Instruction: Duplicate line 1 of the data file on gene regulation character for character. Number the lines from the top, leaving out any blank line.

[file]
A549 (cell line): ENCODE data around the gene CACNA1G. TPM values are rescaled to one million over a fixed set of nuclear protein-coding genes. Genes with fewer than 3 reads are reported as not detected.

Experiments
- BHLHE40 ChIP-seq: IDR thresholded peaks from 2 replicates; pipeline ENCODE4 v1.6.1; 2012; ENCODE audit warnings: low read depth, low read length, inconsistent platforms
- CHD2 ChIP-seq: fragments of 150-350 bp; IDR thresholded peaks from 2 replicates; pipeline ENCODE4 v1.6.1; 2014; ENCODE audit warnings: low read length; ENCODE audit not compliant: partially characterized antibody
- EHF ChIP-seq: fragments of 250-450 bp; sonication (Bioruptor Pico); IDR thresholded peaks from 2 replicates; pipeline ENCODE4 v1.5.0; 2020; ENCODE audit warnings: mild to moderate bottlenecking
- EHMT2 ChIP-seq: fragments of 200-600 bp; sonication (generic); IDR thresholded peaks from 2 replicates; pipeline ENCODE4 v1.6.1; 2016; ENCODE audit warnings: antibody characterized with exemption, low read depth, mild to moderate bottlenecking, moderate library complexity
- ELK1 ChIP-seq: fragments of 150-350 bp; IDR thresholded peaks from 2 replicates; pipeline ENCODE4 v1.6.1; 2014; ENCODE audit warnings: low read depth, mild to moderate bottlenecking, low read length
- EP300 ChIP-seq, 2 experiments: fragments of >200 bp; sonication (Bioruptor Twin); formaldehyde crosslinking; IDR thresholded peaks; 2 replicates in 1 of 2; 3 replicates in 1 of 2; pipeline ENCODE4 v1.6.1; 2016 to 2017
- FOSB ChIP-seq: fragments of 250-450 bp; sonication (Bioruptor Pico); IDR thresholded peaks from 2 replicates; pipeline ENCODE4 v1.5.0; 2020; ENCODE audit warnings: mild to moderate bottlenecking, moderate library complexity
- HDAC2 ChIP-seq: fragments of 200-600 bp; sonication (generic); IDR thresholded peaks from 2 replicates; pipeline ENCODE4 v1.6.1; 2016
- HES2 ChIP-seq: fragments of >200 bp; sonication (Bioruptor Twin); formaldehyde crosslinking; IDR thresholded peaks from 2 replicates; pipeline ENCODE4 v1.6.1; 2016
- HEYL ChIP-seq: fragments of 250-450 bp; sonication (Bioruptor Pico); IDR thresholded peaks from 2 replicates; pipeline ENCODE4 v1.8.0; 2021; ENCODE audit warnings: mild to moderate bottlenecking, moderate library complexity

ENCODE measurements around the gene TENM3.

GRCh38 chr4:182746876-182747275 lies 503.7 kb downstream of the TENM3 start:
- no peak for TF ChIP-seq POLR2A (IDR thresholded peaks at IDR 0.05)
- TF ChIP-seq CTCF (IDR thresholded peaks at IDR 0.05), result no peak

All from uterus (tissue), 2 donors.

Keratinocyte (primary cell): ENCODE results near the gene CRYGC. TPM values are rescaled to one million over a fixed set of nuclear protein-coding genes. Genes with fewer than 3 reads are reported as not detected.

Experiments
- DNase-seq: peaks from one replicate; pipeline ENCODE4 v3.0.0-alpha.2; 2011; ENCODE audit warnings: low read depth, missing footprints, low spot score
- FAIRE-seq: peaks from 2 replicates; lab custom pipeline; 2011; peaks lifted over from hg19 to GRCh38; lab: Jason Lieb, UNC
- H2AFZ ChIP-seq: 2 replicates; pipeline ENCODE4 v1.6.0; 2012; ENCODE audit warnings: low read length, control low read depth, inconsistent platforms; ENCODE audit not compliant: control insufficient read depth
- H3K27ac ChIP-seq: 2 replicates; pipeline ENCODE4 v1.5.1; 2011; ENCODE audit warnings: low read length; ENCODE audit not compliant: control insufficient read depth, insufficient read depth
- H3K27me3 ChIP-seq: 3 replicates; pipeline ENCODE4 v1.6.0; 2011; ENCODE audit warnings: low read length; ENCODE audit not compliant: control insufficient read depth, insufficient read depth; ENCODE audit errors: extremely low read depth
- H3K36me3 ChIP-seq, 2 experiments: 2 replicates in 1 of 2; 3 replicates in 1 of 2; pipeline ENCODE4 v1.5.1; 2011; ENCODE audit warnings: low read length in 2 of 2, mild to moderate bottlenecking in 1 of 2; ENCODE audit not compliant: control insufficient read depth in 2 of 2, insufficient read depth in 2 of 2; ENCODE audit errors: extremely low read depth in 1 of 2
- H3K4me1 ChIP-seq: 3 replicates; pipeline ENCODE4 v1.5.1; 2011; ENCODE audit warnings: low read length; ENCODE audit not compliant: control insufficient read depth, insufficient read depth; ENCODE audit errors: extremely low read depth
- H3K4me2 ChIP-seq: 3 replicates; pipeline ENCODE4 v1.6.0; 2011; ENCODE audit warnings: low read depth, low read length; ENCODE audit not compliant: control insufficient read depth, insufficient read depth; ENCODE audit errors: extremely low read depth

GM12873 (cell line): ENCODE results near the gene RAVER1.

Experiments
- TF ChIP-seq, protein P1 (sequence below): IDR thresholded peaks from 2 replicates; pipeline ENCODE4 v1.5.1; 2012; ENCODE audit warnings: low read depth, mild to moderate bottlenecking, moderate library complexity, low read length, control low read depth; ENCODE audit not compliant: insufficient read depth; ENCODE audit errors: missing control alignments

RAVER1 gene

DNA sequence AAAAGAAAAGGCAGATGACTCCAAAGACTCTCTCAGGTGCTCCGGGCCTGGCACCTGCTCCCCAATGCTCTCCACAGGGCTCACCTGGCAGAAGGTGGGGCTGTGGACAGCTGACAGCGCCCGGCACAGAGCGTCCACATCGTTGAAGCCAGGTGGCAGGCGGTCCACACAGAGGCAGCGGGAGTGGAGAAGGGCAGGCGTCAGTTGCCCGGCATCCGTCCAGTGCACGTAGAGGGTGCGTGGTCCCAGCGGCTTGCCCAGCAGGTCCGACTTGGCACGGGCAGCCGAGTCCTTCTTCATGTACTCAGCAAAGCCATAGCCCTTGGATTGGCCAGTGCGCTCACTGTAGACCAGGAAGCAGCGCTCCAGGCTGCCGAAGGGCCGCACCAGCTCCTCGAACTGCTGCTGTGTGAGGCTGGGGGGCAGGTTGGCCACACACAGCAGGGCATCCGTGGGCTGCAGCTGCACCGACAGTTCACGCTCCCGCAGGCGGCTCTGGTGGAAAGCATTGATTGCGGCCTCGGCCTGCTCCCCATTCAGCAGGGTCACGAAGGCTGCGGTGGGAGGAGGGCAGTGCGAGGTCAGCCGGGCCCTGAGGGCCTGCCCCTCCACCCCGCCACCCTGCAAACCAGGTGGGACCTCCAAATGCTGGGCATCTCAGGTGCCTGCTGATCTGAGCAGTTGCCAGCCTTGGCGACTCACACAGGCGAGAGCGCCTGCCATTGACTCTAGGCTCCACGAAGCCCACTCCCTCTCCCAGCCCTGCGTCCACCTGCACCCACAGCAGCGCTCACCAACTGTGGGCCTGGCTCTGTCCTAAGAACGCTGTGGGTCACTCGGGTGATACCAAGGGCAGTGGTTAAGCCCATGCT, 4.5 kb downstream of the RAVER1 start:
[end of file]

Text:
A549 (cell line): ENCODE data around the gene CACNA1G. TPM values are rescaled to one million over a fixed set of nuclear protein-coding genes. Genes with fewer than 3 reads are reported as not detected.